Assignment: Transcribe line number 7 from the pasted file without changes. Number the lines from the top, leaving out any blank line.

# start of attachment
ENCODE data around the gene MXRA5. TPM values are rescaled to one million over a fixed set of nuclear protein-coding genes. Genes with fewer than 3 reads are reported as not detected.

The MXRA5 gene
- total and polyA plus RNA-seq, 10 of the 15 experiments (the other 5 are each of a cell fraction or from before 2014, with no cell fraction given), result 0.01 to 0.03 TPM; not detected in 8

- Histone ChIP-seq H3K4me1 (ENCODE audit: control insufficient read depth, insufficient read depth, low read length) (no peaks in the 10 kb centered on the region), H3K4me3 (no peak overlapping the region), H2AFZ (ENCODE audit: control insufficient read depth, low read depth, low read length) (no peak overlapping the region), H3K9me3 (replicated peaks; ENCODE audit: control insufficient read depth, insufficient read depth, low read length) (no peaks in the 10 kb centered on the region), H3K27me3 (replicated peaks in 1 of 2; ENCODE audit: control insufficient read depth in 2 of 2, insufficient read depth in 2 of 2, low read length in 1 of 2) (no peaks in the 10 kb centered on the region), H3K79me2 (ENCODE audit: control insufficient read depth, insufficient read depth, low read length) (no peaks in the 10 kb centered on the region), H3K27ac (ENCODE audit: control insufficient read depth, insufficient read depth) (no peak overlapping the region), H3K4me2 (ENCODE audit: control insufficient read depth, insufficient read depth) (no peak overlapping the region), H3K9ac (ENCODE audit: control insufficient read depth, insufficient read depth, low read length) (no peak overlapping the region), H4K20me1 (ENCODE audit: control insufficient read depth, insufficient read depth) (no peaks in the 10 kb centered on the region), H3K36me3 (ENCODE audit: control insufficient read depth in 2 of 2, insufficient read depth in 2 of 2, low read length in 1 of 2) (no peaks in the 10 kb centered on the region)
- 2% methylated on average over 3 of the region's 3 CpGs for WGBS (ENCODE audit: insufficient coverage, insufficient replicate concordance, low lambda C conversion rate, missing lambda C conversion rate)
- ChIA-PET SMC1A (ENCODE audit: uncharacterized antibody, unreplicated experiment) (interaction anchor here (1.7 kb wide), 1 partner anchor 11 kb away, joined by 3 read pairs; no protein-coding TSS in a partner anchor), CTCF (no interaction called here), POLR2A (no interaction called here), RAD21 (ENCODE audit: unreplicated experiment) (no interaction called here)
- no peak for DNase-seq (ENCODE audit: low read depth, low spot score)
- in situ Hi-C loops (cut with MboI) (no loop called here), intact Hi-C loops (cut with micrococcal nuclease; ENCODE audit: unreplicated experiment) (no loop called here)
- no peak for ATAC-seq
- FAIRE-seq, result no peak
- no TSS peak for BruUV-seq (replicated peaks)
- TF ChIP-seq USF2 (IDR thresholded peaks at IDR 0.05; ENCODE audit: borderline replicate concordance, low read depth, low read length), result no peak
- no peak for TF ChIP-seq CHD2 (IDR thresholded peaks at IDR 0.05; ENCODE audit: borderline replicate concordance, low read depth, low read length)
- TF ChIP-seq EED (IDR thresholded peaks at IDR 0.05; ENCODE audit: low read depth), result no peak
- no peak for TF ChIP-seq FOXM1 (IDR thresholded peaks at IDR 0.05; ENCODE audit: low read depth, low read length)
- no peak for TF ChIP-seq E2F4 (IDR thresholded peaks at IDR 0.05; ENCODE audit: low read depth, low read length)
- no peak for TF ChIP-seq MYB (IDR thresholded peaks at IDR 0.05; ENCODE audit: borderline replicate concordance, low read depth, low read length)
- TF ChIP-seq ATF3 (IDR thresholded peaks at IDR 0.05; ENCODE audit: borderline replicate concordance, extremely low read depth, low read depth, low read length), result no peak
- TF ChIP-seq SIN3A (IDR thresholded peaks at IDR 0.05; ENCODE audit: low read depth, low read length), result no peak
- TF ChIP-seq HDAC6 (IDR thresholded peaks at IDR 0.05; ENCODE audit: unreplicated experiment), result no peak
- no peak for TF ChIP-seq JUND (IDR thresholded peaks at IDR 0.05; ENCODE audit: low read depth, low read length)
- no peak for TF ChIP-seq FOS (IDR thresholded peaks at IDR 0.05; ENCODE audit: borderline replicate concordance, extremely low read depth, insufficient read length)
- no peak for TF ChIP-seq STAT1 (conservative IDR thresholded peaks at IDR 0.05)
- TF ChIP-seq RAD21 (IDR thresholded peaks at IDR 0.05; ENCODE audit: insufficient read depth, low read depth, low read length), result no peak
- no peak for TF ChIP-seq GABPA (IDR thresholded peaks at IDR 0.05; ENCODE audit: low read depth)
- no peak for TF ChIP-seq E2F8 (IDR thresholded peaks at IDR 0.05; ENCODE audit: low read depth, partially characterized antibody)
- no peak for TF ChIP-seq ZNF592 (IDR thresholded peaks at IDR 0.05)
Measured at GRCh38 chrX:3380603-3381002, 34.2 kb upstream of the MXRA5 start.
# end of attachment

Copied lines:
- no peak for DNase-seq (ENCODE audit: low read depth, low spot score)